Power by Pilar Paez, Andrea Moro, Daniel Walsh

Picture accredited to Aldo BlandonVevo via pxhere.com

Power. The ability to perform or act a certain way, particularly as a faculty, meaning an authoritative figure. The word power was originally derived from the Latin word potere, which means “to be able.” Our definition and use of power is much more than to just “be able,” but to exert a large amount of force or to have authority over a person or groups of people. There have been numerous instances where individuals who contain such amounts of power take advantage. This is where the negative connotations of the word begin. No one who is actually sane wants to contain all the power that is possible to have. There are those who do, and use this to their own benefit without the worry of others. Stories such as Zong! exert examples on power within their historical backgrounds. The Transatlantic Slave Trade as well as our days in the Jim Crow laws, to modern day racism are real-life examples that exemplify the abusive nature of these people.  However, on the other hand, a positive side of power is that it has the ability to tell stories for those that cannot or are not ready. This side of power is unique in storytelling and it allows for the author to articulate what might have been lost in history or their own memories. Due to the freedom and ambiguity of storytelling, an author is able to convey ideas of their own or they may represent others. Power is the center of all of these concepts, and here is why.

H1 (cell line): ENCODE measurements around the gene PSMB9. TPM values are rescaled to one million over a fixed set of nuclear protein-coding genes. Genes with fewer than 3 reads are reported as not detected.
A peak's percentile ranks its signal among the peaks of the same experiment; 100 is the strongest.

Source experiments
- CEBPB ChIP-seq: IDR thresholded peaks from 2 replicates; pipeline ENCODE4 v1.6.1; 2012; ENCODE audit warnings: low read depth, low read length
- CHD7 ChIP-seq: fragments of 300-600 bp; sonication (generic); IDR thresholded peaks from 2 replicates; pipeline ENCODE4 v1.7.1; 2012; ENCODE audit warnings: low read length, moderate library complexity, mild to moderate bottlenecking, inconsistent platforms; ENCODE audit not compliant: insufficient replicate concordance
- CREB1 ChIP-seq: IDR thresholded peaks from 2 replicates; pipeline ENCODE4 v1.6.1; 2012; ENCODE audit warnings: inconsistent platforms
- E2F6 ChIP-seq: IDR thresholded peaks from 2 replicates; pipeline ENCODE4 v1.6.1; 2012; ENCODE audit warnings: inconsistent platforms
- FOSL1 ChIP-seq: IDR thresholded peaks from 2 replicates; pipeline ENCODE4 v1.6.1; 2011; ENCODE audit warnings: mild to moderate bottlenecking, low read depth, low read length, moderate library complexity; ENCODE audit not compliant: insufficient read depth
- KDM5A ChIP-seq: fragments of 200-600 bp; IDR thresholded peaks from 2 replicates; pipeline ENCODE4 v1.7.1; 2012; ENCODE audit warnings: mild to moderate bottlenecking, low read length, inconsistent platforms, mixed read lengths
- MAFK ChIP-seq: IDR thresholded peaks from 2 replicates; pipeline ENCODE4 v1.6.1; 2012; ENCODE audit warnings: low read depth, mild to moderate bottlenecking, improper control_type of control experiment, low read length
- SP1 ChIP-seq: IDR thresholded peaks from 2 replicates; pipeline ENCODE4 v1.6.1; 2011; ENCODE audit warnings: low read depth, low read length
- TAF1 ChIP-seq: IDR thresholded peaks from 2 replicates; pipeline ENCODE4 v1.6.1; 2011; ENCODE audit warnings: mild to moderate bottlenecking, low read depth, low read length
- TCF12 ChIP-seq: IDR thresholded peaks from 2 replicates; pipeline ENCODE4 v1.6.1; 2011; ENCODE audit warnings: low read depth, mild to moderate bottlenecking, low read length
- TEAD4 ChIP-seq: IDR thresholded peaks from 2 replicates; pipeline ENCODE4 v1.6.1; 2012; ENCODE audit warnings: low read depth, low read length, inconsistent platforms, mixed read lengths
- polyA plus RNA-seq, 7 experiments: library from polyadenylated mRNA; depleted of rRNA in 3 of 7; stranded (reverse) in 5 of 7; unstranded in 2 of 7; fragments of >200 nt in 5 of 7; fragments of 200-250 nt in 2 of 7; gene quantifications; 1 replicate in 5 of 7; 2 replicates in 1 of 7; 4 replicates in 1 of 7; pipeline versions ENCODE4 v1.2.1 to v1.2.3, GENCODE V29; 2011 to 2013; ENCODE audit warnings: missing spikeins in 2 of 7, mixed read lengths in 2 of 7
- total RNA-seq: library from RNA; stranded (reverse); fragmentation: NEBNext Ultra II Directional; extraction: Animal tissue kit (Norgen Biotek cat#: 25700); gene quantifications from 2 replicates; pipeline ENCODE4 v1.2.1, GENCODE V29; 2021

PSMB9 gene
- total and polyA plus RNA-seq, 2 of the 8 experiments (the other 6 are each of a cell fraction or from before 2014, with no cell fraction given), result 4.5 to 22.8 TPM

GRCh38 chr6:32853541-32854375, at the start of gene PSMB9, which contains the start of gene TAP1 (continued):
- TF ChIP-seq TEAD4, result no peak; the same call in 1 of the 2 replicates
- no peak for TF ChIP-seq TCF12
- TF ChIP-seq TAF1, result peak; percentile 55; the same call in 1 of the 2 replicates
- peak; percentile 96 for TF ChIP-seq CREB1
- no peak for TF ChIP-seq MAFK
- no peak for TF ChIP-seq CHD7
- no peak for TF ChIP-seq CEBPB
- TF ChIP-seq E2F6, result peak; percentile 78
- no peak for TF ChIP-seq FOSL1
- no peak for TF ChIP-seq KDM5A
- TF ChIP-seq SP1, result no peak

In the 15th century, amidst the Transatlantic Slave Trade, wealthy and predominantly white nations wreaked havoc on African societies. An estimated amount of 25 million Africans were forced out of their own country and enslaved into Western along with Arab nations. The forced transportation of these human beings resulted in an extremely uneven division of power among white nations and Africans. Zong!, a collection of found poems written by M. NourbeSe Philip serves as a narrative of the brutal treatment the African slaves faced particularly in 1781. A slave ship under the name of Zong and its crew were found guilty when they claimed they had lost the slaves at sea. In actuality, the crew made navigational mistakes leading them to lose out on various resources. In order to salvage their resources for the rest of the passengers and more importantly, collect the insurance money for ‘lost cargo,’ the crew decided to throw overboard the sick and dying slaves into the treacherous sea. More than 130 lives were lost that day, all because of the slavers’ greed and power over the slaves.